Wednesday, February 15, 2012
Edumacation, or What's Another $8K?*
Let me begin on a defensive note. Danny is doing very well in school. He is, according to his teacher, "an amazing reader," and also "the sweetest boy I have ever met." He has only gotten in trouble once at school, for talking out of turn. He has lots of friends and clearly enjoys his days.
Danny is also one of the very youngest in his class. In two weeks he will attend a classmate's 7th birthday party, while he himself will not turn 6 for another two months. In these parts, it is increasingly common for parents to hold their children back, particularly the boys. The official cut-off date here is September 1, which essentially means that if your kid is born past May, you're either waiting a year, doing two rounds of Kindergarten (preschool and then elementary school versions) or, as we are about to embark on, undertaking Pre-First Grade.
What, you ask, is "Pre-First?" In lighter moments, veteran parents joke that it's where your child goes when they fail Kindergarten. But as I have learned from being on the flip side of things, there's a sensitive spot in our hearts that objects to this idea of failing (see above litany of Danny's achievements). Danny's teacher substantiates this, too, assuring me that if CKS did not have a Pre-First program, he would not repeat Kindergarten but would move ahead. She just believes, largely due to his age, that he would struggle a bit in First Grade and would benefit from additional time to develop his fine motor skills as well as his emotional maturity. From conversations I've had with many parents whose children have gone through the Pre-First program, it's an incredibly positive experience, with a marvelous teacher who keeps them stimulated, motivated, and guides them into true leaders.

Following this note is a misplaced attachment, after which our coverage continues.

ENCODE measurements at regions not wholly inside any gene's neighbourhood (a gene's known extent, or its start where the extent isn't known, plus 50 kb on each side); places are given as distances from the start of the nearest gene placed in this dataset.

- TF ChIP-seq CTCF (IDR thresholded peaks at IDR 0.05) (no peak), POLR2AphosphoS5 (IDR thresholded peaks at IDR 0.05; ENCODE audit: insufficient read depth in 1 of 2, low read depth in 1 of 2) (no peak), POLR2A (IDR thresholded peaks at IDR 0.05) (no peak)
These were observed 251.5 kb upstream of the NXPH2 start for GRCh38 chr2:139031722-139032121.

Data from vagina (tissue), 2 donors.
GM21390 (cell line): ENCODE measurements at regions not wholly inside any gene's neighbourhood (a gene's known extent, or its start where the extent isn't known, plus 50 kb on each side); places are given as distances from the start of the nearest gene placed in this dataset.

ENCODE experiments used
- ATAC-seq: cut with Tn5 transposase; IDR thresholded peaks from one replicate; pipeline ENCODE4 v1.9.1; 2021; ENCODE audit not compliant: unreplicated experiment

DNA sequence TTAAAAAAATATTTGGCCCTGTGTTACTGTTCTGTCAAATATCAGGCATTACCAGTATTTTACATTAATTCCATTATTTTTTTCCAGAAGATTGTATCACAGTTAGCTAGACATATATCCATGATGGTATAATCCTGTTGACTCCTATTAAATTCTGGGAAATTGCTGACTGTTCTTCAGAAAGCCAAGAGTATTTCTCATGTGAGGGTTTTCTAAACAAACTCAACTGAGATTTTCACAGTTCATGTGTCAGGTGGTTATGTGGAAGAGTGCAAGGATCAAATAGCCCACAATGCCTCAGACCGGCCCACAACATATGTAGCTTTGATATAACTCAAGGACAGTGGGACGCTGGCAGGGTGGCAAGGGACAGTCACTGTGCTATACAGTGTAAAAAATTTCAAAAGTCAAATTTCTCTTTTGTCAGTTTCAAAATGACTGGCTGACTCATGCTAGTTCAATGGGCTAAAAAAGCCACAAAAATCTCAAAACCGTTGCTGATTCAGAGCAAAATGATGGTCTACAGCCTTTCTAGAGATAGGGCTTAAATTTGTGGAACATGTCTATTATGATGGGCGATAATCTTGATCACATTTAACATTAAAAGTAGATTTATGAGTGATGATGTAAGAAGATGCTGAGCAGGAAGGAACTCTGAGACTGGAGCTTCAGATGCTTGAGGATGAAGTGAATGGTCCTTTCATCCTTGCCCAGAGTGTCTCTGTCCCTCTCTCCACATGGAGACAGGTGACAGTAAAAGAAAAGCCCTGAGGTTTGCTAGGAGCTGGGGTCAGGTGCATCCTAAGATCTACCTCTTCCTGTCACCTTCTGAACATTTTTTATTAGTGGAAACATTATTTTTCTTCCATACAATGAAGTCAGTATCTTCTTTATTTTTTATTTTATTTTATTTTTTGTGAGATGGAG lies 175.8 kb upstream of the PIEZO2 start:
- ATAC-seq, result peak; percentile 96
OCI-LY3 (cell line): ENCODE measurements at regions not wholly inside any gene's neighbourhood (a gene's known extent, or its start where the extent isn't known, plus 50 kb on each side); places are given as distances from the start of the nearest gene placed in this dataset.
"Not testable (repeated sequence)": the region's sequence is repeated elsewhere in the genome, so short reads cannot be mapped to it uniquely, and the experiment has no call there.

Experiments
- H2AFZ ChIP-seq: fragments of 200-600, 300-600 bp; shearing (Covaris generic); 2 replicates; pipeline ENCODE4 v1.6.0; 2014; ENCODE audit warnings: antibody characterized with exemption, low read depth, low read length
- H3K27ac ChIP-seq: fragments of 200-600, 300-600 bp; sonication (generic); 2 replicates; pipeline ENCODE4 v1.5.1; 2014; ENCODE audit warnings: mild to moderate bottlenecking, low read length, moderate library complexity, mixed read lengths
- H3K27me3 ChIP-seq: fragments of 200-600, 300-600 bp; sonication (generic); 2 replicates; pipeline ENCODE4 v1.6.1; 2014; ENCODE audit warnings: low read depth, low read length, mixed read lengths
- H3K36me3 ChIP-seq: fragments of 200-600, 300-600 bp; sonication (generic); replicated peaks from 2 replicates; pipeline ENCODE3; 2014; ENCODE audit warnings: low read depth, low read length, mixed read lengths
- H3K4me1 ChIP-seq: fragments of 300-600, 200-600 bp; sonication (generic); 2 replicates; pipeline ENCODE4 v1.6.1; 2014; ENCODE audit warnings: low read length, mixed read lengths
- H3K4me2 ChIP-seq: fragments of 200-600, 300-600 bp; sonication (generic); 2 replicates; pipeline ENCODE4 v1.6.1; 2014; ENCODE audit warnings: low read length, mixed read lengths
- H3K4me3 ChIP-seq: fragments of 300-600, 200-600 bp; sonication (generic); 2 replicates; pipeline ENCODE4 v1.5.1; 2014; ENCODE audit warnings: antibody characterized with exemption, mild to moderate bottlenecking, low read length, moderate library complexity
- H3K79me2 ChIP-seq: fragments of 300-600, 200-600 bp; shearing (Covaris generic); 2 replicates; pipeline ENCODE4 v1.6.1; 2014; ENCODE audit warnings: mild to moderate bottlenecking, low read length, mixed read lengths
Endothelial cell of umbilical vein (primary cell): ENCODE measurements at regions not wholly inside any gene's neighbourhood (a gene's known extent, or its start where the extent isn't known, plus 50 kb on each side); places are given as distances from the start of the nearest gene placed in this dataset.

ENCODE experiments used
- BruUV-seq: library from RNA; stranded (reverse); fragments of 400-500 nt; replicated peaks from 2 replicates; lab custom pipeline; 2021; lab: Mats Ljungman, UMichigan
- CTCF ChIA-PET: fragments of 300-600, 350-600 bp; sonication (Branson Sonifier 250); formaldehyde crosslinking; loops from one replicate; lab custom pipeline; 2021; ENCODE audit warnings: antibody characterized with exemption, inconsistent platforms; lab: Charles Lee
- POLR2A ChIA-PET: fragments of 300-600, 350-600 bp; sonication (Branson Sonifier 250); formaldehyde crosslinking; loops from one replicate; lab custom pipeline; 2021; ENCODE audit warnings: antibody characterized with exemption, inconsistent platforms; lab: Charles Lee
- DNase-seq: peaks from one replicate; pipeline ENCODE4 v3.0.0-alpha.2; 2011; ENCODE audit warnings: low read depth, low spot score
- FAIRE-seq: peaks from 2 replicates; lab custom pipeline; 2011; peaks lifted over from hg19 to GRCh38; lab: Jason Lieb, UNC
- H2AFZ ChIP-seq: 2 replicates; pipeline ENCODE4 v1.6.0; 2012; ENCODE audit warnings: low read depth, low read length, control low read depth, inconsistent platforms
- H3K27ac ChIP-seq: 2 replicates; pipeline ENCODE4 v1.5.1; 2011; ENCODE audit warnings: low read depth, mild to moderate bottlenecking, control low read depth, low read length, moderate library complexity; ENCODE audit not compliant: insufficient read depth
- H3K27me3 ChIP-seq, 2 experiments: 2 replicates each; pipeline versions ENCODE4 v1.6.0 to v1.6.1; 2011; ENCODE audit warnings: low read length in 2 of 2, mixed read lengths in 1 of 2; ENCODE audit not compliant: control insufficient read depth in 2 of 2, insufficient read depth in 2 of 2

We believe Danny has a lot of leadership qualities, as well as some sensitivity and goofiness that perhaps need to be ironed out. I think it must be like the decision many parents make when determining whether or not to hire a tutoring company for their child. We don't doubt his abilities, but rather want him to maximize his potential. I will admit to some disappointment that he hasn't completely dazzled his teachers and peers, but then I remind myself, "not yet, anyway."
At the end of the day I'm most concerned with raising respectful, loving children. From what I can tell, we're well on our way to that goal. If they're stellar scholars in addition to that, terrific. If I know we've done what we can to make them feel confident in their abilities and motivated to try their best, then we've done our best.